Friday, February 19, 2010


Last night I watched Duplicity on DVD and it was a strange experience. This movie reminded me of Oceans 11 and the Italian job because it had to do with spying, stealing, and conning. It also had a similar sound track which gave the movie a sassy feeling. The story is about two people played by Clive Owen and Julia Roberts who work for two large rival Proctor and Gamble type of companies. These rival companies constantly compete with each other and employ more spies than the CIA and FBI combined. The movie was interesting and had some funny parts but was also confusing as crap.

It usually bothers me when people complain about being confused during a movie. I have little patience for people who can't follow a plot or can't handle a flashback or don't have the patience to wait for all the pieces to come together at the end of a movie, or don't like long run on sentences, but this was different. This was confusing on steroids. I have to admit it was not entirely the movies fault. First of all, I was starting to nod off and was in and out of consciousness for some of the scenes. Netflix also sent me a scratched disk that kept skipping back to prior scenes and many of the scenes have identical dialogue so I couldn't tell if I was watching the same scene or experiencing deja vu. On top of that, I was watching a movie that had more flashbacks than any movie I have ever seen. Not a good combination.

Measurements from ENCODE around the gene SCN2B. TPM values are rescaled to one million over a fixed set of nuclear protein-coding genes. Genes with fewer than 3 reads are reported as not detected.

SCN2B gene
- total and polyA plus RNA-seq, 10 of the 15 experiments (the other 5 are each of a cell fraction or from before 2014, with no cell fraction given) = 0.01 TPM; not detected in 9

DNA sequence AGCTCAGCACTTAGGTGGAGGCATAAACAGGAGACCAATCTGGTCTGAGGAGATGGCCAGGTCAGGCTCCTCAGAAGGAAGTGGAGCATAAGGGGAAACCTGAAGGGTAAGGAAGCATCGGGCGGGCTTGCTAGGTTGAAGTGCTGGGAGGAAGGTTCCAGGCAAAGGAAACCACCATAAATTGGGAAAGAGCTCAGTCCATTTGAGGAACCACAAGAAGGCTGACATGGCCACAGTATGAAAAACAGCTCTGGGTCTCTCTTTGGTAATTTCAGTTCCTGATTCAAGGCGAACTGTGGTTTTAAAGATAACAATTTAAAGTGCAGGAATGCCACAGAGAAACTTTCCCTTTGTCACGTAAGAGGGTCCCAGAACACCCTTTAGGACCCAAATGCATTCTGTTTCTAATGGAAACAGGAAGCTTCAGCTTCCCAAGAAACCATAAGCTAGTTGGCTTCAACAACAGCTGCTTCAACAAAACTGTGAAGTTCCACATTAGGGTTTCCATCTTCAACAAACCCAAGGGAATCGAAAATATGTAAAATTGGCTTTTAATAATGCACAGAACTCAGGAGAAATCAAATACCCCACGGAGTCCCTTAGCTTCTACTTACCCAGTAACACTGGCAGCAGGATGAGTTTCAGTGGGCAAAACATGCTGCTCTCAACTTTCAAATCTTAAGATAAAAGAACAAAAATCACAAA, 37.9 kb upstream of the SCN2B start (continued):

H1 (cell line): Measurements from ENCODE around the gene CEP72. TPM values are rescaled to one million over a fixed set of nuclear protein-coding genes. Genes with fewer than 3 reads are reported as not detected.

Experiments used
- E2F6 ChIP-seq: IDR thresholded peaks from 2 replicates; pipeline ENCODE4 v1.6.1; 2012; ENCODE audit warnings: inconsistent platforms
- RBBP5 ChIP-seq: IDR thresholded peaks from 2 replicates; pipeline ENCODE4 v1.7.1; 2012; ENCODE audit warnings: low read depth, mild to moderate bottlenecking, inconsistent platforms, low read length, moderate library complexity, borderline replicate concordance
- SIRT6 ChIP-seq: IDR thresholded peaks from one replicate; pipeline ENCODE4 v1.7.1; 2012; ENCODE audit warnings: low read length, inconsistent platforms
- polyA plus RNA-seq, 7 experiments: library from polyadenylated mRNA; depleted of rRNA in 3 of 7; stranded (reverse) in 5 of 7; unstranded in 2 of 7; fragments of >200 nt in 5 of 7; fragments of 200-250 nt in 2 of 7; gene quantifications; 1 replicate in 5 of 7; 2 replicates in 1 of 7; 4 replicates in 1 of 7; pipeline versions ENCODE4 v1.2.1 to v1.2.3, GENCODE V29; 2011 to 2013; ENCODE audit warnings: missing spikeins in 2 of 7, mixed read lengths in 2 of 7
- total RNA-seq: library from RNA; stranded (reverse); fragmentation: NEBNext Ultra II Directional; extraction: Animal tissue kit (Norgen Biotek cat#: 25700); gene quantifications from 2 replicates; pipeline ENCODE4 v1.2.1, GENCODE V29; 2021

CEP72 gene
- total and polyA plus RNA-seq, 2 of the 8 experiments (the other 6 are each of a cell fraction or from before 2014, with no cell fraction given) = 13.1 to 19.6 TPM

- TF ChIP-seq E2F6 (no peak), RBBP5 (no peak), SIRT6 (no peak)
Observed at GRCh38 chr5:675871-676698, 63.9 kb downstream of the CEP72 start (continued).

I'm not a huge Julia Roberts fan, but she was okay in this movie despite being so cold and calculated the entire movie. I'm still not sure if I buy the chemistry between the two stars, but I thought it was kind of funny how they were so mistrusting and constantly tormenting each other. Paul Giamati was great in his role. He seems to steal the show in every movie I have seen him in (Big Fat Liar included). Seriously, he rocks.

Despite the abundance of confusion I had to endure while watching this movie, I still give it 6.6 stars. I would tell you to wait for it to come to video, but that would be like me telling you to get ready for Y2K. By the way, I know I am no Roger Ebert, but you gotta love the Movie Guy because despite his critiquing shortcomings, his heart is in the right place.

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